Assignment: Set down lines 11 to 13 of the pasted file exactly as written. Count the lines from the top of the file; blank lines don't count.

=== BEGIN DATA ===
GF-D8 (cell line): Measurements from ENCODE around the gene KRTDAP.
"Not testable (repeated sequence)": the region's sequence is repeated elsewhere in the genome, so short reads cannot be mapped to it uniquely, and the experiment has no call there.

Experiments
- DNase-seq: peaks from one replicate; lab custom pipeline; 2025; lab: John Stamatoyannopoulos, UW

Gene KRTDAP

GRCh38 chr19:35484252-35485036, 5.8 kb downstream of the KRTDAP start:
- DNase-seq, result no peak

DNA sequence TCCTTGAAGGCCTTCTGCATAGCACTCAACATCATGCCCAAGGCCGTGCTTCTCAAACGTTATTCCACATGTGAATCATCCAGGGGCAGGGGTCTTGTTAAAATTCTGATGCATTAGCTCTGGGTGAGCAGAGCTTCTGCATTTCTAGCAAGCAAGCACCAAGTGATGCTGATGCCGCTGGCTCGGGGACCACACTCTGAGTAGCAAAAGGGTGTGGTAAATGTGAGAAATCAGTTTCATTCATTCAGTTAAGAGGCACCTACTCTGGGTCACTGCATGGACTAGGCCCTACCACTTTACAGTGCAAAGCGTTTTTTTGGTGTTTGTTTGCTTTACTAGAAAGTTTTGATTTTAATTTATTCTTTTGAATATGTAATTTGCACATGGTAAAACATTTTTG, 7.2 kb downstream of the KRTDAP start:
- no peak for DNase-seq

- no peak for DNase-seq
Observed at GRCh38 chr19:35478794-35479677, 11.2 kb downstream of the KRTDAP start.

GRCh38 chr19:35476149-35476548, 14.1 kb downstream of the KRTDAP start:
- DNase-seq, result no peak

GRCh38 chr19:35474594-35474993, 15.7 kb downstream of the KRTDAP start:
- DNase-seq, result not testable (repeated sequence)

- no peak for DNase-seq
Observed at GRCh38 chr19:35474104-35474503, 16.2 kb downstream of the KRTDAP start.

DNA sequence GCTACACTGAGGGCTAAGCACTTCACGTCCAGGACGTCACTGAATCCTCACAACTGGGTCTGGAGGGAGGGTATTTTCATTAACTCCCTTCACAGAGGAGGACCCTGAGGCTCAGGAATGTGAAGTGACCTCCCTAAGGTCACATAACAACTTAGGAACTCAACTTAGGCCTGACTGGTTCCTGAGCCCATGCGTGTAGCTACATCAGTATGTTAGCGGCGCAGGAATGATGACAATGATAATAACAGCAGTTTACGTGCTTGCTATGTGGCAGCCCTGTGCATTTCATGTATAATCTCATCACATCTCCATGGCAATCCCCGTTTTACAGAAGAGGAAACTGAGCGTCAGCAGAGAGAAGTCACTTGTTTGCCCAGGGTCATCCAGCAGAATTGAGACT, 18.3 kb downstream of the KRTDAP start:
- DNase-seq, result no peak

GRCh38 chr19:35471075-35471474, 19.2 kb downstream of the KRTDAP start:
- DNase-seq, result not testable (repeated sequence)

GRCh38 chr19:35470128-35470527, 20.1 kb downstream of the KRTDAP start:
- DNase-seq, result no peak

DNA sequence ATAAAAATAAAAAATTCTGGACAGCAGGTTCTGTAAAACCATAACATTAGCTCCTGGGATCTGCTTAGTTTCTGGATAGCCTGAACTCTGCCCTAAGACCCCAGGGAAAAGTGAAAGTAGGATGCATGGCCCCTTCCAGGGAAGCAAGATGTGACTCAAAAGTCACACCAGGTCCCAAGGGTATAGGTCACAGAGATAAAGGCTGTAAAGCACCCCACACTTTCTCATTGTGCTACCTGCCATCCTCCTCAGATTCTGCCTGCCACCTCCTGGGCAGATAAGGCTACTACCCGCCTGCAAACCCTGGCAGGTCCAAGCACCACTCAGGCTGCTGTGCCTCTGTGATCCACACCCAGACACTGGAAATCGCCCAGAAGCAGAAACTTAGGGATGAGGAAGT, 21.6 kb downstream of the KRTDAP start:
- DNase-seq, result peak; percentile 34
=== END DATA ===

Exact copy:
Observed at GRCh38 chr19:35478794-35479677, 11.2 kb downstream of the KRTDAP start.

GRCh38 chr19:35476149-35476548, 14.1 kb downstream of the KRTDAP start:
- DNase-seq, result no peak